The role squalenes exert in the immunomod­u­la­tion of proin­flam­ma­tory macrophages sug­gests that this com­pound found in vir­gin olive oil might ben­e­fit tis­sue repair and the cica­triza­tion of wounds.

This is the main find­ing of a research study under­taken by Spain’s University of Jaén to iden­tify spe­cific com­po­nents of vir­gin olive oil that are respon­si­ble for its anti-inflam­ma­tory prop­er­ties. This is an ini­tial step to later ascer­tain whether they could be used to treat inflam­ma­tory dis­eases like Irritable Bowel Syndrome.

The con­clu­sions of this study were detailed in the research arti­cle “Squalene Stimulates a Key Innate Immune Cell to Foster Wound Healing and Tissue Repair,” pub­lished in Evidence-Based Complementary and Alternative Medicine.

Squalene is the main minor com­pound of vir­gin olive oil, its main hydro­car­bon and the major com­po­nent of its non­saponifi­able frac­tion. It reacts against chem­i­cal, phys­i­cal, bac­te­r­ial, and exoge­nous stress sig­nals, pro­tect­ing the skin’s sur­face. The com­pound helps pre­vent skin dam­age and has anti-inflam­ma­tory prop­er­ties which are pre­sumed to be capa­ble of pre­vent­ing can­cer, skin dam­age, and ath­er­o­scle­rotic lesions.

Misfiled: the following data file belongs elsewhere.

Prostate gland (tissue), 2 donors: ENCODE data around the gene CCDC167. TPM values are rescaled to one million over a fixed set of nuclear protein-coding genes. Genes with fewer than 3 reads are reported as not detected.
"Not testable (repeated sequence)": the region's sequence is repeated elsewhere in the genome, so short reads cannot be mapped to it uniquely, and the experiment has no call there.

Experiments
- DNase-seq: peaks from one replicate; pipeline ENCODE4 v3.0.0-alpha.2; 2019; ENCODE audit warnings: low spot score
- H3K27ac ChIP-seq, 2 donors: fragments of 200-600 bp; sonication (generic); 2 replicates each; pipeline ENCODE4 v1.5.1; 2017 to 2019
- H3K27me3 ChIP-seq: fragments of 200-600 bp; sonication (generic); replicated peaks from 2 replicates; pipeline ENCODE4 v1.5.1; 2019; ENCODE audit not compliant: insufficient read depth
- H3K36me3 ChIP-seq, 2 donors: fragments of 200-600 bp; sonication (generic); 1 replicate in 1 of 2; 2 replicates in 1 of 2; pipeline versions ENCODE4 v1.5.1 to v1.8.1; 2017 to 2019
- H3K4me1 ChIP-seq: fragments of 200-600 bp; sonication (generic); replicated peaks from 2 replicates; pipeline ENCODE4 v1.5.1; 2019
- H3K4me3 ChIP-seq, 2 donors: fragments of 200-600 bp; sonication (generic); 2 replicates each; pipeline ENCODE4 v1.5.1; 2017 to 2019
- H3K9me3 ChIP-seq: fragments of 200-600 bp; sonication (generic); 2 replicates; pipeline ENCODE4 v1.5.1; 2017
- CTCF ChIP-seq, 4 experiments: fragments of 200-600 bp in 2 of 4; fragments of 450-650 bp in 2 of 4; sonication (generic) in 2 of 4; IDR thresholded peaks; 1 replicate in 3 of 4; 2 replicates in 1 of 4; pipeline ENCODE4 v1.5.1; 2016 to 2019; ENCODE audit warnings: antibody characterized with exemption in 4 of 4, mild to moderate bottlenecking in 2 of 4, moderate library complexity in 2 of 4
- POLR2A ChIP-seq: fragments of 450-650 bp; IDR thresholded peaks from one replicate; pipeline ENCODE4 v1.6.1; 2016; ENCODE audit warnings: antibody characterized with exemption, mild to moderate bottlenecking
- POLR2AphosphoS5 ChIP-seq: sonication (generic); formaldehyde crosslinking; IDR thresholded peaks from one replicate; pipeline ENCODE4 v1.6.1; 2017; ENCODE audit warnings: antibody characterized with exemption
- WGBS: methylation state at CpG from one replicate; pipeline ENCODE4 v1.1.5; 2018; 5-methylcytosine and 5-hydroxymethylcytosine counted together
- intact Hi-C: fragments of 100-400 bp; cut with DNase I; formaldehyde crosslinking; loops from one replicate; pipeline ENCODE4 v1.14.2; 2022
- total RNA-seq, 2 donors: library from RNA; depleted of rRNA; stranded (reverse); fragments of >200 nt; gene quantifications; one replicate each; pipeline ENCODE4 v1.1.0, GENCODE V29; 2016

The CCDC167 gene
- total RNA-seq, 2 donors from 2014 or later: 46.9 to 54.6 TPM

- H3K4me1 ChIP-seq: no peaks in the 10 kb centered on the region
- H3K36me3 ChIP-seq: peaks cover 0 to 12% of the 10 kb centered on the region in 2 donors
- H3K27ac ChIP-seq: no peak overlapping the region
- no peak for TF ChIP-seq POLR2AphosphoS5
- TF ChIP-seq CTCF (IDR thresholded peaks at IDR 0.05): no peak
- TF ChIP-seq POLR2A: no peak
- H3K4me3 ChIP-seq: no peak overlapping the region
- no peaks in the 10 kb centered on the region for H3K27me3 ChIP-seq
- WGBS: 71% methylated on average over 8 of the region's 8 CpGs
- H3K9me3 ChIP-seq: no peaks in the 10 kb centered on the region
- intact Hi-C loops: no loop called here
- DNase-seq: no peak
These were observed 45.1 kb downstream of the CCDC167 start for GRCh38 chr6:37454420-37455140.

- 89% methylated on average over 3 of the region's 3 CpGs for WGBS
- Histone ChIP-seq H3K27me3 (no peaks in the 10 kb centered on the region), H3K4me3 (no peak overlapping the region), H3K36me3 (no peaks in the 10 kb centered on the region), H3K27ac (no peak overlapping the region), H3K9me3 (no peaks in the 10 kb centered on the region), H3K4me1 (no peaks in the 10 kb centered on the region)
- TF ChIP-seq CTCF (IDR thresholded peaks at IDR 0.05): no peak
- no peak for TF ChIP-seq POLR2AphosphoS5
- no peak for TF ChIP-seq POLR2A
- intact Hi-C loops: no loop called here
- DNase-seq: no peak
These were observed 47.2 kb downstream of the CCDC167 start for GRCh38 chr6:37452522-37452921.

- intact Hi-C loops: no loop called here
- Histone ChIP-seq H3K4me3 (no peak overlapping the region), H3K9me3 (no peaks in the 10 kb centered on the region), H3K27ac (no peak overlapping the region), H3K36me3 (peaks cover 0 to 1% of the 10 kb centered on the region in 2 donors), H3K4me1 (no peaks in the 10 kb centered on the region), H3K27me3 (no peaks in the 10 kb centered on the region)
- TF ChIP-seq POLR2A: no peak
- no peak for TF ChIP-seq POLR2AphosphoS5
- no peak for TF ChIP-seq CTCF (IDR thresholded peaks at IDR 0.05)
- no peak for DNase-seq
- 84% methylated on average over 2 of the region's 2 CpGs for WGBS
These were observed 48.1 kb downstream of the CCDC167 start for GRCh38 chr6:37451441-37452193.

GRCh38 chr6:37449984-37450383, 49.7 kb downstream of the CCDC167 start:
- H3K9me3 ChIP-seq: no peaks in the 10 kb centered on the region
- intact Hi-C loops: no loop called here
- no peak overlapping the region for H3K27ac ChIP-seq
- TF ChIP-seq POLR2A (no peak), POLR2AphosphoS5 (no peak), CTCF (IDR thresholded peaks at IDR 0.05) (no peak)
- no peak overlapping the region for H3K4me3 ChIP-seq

Virgin olive oils have high con­cen­tra­tions of squa­lene.

The study explored the role of squalenes exert on the proin­flam­ma­tory responses of cer­tain macrophages and con­cluded these are a nat­ural prod­uct that might be ben­e­fi­cial at the last stage of wound clo­sures because of their immunomod­u­la­tion of macrophages. Macrophages are the main innate cells involved in repair­ing tis­sues and bring­ing inflam­ma­tion to an end.

Two kinds of macrophages are involved in wound cica­triza­tion: M1 and M2. M2 macrophages have anti-inflam­ma­tory prop­er­ties and are key for the defin­i­tive heal­ing of wounds. The inter­ac­tion of M1 and M2 macrophages takes the heal­ing process from infec­tion to recov­ery; with­out squalenes, cica­triza­tion will be defi­cient and tis­sue dam­age may occur.

According to the study, squalenes appear to act as a medi­a­tor in tis­sue remod­el­ing and repair by pro­mot­ing a switch from M1 into M2 macrophages, thereby recruit­ing immune cells and pro­duc­ing anti-inflam­ma­tory sig­nals.

The study was led by José Juan Gaforio, pro­fes­sor of Immunology at the University of Jaén. Researchers from the University’s Center for Advanced Studies in Olive Groves and Olive Oils, and the Department of Preventive Medicine and Public Health of the University of Navarra also par­tic­i­pated in the study.

A find­ing of the study was that squalene’s con­cen­tra­tion lev­els may have an influ­ence on how this com­pound behaves dur­ing the heal­ing process. The report rec­om­mends to fur­ther study the behav­ior of squalenes in dif­fer­ent con­cen­tra­tions to con­firm if ele­vated squa­lene con­cen­tra­tions might be adverse, rather than ben­e­fi­cial.

Recently, squalenes have been used in sev­eral appli­ca­tions, includ­ing chemo­pre­ven­tive in sev­eral tumors. Years ago, the University of Jaén also con­ducted another study that sug­gested squalenes might help pre­vent breast can­cer because they helped reduce oxida­tive dam­age upon epithe­lial cells.




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